These are positive but limited measures. We need to substantially change the way we live not just change the cars we drive or the way we heat our buildings. That should include the way we plan our neighbourhoods and communities.
This is not just a matter of planning density or urban form. It is much wider and requires skills and powers not currently available to town planners. Town planners are not used to specifying conditions that constrain the way people live. For example they do not look for legal or financial mechanisms to ensure that more food is locally grown or that residents have a low carbon footprint and work locally.
We need to experiment with planning ideas to create rich gene pool of settlement types with stricter rules for living, so that the settlements that work can become part of our pattern book. An example would be planners granting permission for a settlement where all households must have electric cars or one in which or one in which a defined percentage of residents work locally.
We need an approach that will spawn different settlement types and measure their outcomes in terms of defined parameters.
Parameters that describe settlements
In order to classify different settlement types we need parameters that describe them. Some parameters may turn out to be more important than others. Some may turn out to be unimportant. Here’s my first list of settlement parameters:
- Size of settlement
- % of residents employed locally
- % of food produced locally
- % of goods bought from local retailers
- Social class of the residents.
- Average weekly travel distances.
- A measure of ecosystem services
- Average carbon footprint of residents
- Protection of ecosystems
Most of these parameters are not now used in planning – a planning restriction that demanded that a certain percentage of food should be produced locally would almost certainly be rejected on appeal – but the challenges of this century mean we must experiment in terms of these parameters.
Planning and penalty clauses
A vast store of wealth has been before our very eyes for years – planning permission. Recently, there have only been feeble attempts, such as 106 Agreements or the Community Infrastructure Levy, to capture this value for the public good. An exception is the London Olympics budget.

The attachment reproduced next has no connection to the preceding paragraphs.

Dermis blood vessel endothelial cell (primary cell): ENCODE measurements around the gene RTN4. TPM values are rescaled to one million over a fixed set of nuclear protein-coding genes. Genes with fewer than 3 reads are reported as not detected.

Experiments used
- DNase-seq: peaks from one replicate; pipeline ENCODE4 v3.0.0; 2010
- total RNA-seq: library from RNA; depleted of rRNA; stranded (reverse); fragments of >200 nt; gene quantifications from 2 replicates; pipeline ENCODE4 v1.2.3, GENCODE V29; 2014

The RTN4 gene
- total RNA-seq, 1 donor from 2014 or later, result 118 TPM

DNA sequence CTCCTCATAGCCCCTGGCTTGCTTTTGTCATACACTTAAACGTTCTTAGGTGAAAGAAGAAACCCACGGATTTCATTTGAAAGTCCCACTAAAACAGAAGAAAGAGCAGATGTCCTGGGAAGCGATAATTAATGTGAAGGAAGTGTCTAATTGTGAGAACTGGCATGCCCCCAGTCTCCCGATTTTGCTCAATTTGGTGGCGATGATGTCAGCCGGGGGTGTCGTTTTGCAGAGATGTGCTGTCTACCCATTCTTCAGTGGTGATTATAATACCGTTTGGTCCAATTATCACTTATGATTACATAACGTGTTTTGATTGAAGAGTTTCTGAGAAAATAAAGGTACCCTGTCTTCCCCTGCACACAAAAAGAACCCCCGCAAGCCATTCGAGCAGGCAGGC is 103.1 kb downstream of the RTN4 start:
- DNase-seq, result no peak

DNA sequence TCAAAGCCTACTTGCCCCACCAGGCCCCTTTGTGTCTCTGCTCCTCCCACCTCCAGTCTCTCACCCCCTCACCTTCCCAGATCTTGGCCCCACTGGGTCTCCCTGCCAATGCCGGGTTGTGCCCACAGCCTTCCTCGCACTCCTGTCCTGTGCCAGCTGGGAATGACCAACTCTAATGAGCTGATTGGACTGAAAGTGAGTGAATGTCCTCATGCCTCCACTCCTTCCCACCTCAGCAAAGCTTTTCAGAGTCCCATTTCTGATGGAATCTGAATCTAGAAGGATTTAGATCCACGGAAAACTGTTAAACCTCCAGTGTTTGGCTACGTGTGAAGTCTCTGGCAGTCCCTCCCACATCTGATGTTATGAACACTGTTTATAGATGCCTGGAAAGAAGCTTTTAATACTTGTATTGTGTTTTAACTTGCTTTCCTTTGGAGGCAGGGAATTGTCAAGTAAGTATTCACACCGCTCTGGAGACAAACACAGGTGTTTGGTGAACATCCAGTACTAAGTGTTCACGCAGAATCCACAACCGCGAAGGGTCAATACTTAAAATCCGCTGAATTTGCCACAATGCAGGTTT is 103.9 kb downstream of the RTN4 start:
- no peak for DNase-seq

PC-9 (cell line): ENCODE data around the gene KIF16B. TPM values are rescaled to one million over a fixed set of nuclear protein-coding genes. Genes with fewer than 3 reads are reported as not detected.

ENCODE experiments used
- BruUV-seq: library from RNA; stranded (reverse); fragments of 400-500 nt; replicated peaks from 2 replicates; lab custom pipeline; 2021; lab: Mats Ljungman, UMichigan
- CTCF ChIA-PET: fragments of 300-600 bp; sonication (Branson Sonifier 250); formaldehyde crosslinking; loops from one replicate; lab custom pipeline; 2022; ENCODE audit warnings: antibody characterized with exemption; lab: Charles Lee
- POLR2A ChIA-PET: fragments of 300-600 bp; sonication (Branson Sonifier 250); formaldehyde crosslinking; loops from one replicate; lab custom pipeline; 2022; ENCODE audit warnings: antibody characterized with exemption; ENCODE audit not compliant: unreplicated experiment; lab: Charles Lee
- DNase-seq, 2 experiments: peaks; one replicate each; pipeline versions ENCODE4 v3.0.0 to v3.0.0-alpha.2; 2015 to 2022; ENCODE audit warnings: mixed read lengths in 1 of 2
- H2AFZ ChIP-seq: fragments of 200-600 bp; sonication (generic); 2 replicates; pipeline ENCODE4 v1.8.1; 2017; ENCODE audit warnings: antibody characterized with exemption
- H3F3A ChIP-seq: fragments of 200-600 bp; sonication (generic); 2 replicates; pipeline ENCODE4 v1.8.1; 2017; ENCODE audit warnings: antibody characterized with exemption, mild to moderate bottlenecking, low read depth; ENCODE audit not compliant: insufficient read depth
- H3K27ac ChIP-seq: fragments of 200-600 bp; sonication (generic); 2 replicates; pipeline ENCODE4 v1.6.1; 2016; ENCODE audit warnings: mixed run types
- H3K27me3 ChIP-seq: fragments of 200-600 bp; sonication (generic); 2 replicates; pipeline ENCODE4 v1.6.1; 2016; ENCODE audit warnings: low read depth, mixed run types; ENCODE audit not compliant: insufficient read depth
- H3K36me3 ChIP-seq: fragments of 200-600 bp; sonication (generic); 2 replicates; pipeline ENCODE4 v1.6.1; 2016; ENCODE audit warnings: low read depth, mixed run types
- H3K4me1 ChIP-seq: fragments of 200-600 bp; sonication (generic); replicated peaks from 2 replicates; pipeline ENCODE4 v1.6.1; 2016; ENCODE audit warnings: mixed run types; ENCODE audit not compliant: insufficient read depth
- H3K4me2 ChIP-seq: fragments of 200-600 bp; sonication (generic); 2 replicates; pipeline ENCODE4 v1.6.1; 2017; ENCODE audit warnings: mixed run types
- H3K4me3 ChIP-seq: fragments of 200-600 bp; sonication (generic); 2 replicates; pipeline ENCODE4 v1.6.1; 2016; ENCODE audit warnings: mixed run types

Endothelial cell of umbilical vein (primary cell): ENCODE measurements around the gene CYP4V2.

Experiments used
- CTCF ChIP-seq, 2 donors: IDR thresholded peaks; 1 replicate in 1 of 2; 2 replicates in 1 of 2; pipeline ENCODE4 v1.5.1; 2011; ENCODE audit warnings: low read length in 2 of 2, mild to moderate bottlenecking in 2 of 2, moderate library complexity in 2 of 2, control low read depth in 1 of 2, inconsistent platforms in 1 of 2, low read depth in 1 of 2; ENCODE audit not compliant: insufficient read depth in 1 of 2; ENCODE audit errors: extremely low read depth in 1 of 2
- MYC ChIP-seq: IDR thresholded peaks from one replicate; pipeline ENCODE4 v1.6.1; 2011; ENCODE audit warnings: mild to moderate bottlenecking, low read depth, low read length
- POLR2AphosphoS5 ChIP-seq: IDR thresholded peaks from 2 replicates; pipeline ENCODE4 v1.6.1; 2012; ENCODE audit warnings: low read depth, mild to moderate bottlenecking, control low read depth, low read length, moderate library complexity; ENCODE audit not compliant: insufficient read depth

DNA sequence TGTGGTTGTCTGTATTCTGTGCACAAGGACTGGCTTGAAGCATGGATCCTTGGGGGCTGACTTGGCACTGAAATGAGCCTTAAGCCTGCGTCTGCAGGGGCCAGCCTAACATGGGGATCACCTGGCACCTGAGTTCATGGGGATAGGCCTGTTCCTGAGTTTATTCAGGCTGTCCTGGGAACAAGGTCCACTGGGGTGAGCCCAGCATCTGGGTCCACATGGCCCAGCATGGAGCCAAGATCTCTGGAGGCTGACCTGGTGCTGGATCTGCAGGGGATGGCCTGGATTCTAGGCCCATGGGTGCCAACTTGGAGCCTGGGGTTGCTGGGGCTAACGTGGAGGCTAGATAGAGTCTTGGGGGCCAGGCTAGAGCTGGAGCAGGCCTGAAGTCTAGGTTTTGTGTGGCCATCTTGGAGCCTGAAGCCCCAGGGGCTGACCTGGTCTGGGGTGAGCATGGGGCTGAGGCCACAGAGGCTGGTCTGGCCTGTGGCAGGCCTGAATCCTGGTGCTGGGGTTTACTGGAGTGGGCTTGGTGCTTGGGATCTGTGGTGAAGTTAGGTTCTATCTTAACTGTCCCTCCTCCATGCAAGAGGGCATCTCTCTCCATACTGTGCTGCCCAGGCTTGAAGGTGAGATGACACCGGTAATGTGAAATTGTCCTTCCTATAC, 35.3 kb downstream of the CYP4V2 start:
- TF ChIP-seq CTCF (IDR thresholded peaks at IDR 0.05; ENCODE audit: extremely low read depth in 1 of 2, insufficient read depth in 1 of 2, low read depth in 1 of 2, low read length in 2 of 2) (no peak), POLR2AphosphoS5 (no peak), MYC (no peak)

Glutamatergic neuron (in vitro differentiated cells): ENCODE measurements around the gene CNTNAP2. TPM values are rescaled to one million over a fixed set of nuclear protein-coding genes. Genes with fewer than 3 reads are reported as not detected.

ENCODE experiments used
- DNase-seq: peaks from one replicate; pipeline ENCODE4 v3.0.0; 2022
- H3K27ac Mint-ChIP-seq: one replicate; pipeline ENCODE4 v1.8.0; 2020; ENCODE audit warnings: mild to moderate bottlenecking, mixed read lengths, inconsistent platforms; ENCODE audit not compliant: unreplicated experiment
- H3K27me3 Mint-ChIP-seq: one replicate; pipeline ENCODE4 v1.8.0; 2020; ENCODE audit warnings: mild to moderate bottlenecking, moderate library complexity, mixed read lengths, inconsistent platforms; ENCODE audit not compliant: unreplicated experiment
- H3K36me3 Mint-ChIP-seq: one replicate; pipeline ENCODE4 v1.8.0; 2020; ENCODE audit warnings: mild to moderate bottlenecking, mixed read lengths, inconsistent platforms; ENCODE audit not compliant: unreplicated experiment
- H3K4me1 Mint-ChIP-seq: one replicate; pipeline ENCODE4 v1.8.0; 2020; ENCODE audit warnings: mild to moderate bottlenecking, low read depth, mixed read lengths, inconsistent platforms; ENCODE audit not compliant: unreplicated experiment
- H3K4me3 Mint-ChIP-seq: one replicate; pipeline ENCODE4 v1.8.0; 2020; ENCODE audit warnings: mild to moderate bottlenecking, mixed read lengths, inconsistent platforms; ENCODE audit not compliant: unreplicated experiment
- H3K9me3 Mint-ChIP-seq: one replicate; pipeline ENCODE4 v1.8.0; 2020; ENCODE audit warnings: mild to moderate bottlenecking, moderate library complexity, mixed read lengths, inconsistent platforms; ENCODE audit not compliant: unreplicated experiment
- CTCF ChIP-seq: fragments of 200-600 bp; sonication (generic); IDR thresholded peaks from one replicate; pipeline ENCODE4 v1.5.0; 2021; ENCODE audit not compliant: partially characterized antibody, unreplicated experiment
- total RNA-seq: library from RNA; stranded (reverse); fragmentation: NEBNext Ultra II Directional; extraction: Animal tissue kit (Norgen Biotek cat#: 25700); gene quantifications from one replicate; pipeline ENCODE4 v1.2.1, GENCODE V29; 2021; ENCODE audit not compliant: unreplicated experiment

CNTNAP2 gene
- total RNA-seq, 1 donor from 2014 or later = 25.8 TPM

I propose that the grant of planning permission should have a contract based on these targets with defined penalty clauses. Miss on the targets and the developer loses out.
If planners were given these powers would any such settlements get built?
Consider the case of a development of a 10,000 dwelling settlement in a desirable location. The value of planning permission might be £1 billion in current conditions. The grant of planning permission, even under conditions where our targeted planning conditions apply would still provide a significant return.
How can the developers do it?
The easy answer is “It’s up to the developer” and their response will depend on the type of developer: private, social landlord or some quasi government body like the Olympic Delivery Authority. It would be up to the developer to design any financial and legal mechanisms to effect the planning targets and to design the property rights, if any, of the residents. These will help to shape the way of living of the residents. What is required is a re-education of the planning professionals for they will be setting the agenda.
The world and the UK are in a dangerous place because of climate change and the end of cheap oil. We must find new ways of organising our settlement patterns to ameliorate these dangers. We must allow and encourage planners to demand much more from developers setting targets using social and environmental parameters. Developers pay on penalty clauses when they fail.
If you think that this is rather far fetched go back to the beginning and contemplate the problems we face. They aren’t far fetched. They are probably understated.
Beacon Dodsworth Limited